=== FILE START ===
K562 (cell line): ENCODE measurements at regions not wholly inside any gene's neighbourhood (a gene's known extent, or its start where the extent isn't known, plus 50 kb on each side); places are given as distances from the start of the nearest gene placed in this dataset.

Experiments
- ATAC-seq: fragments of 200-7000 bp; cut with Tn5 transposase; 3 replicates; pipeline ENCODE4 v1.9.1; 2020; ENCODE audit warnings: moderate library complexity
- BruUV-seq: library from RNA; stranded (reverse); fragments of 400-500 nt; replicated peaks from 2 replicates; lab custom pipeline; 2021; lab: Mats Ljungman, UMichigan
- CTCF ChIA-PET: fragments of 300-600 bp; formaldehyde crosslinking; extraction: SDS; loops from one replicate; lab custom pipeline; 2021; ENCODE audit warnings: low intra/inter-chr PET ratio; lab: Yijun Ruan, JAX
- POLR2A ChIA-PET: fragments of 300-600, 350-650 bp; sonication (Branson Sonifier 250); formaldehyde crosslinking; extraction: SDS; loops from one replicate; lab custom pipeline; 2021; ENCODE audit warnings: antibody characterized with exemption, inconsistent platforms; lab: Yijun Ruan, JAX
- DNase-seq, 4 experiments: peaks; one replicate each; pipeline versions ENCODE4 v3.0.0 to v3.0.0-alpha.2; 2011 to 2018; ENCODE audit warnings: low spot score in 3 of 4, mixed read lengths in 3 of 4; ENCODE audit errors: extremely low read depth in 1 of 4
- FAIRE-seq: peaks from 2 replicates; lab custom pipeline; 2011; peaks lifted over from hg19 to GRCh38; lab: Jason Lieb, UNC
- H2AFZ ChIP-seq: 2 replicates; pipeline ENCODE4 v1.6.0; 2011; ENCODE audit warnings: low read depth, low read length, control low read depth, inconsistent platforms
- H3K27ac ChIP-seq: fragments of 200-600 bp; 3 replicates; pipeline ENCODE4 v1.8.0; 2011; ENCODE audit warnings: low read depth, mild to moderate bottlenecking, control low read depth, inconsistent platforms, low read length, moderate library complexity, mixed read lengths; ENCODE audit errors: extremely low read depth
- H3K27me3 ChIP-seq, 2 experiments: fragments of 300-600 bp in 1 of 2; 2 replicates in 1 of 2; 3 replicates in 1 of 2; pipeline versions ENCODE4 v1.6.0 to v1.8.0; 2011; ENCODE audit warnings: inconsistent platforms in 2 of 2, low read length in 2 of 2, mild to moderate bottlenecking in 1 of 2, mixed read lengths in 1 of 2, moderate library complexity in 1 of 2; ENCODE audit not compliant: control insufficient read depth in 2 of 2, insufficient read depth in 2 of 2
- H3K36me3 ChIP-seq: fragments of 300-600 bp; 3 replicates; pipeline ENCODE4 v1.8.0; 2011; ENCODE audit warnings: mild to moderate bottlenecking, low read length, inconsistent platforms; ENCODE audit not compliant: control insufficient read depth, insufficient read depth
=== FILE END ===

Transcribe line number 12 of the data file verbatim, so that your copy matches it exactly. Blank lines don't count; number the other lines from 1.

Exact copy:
- H3K36me3 ChIP-seq: fragments of 300-600 bp; 3 replicates; pipeline ENCODE4 v1.8.0; 2011; ENCODE audit warnings: mild to moderate bottlenecking, low read length, inconsistent platforms; ENCODE audit not compliant: control insufficient read depth, insufficient read depth